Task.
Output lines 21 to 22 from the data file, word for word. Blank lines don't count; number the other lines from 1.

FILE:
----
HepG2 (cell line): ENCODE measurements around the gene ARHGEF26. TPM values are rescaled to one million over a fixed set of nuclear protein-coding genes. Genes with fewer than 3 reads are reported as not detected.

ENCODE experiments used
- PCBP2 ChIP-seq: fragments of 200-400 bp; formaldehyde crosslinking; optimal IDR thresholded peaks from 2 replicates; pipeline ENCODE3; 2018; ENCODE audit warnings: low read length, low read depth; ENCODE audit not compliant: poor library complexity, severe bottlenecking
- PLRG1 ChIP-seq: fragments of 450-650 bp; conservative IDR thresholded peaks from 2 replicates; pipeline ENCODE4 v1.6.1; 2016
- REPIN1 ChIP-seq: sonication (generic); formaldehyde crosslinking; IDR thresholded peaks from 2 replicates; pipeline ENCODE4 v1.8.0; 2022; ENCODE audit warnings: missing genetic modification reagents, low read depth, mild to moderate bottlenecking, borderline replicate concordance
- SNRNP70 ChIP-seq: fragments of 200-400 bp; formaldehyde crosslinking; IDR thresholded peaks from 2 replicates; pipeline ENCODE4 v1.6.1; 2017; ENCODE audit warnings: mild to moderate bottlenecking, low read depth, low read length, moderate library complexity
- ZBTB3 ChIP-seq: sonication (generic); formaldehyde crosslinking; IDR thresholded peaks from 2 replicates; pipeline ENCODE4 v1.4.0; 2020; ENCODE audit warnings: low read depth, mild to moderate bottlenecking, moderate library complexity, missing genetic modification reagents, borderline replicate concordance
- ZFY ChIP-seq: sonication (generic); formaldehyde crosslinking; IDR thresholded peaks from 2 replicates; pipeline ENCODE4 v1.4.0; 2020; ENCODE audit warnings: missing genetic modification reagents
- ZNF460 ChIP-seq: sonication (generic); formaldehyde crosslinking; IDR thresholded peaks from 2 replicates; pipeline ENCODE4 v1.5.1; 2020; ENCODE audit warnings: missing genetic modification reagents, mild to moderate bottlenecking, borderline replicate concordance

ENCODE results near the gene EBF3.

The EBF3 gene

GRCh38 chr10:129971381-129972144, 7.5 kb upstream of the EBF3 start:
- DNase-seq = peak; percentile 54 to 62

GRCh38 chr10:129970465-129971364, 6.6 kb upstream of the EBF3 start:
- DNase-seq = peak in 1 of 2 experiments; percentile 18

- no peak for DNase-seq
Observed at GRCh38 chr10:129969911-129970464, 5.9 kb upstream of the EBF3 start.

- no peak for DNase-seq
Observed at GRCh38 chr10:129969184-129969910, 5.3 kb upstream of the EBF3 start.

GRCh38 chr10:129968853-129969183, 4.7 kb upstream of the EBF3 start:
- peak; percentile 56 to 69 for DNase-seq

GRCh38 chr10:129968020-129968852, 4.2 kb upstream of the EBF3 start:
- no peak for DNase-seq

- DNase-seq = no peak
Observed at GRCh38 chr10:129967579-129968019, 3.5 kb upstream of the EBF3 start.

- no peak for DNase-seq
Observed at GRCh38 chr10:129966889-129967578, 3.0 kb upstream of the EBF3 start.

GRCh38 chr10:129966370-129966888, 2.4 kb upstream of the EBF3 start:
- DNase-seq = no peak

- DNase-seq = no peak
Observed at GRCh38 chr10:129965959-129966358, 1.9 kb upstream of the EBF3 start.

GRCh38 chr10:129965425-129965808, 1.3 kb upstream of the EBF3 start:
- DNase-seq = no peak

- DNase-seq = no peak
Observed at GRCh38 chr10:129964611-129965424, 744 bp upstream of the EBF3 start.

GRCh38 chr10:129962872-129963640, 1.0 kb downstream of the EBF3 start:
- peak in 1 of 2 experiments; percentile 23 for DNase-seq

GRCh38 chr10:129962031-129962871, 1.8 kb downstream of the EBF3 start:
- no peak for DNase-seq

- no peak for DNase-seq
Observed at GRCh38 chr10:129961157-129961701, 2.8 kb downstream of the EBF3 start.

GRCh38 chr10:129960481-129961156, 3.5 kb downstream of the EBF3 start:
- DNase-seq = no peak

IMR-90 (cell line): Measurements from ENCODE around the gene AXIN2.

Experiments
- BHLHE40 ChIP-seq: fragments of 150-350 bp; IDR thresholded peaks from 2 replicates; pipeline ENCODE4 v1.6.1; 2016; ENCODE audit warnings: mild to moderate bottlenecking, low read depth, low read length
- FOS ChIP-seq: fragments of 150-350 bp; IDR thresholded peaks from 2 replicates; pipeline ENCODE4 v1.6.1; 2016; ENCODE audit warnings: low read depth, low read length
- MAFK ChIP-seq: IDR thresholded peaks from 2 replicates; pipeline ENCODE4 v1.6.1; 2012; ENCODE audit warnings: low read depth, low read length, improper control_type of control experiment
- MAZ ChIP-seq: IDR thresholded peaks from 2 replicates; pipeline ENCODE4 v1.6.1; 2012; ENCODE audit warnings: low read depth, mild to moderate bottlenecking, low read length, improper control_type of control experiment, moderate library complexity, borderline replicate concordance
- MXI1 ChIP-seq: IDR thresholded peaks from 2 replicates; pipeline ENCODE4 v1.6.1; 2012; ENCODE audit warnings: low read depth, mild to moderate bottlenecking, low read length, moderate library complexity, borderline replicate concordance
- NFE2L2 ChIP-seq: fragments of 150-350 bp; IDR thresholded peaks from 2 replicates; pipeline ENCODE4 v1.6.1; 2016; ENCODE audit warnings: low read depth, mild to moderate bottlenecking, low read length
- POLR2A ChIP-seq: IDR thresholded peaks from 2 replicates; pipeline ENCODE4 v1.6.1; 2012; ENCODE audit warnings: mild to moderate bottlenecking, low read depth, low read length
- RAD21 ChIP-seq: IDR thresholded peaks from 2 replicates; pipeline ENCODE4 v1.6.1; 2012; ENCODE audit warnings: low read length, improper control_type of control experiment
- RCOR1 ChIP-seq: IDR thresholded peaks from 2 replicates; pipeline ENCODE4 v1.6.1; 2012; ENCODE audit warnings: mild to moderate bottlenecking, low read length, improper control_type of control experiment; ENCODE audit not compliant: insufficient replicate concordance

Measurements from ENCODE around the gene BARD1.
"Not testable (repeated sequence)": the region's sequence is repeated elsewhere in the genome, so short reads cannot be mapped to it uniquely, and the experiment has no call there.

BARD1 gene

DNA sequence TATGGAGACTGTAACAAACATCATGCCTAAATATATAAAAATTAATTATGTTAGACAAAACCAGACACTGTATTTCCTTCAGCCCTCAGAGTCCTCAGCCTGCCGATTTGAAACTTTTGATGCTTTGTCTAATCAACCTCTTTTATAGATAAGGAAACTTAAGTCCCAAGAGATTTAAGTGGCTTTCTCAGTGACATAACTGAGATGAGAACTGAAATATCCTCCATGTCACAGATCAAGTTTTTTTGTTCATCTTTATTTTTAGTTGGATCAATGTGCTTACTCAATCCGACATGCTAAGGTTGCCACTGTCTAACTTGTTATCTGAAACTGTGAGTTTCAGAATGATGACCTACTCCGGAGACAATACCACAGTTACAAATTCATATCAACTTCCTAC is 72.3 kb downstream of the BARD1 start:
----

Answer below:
- peak; percentile 56 to 69 for DNase-seq

GRCh38 chr10:129968020-129968852, 4.2 kb upstream of the EBF3 start: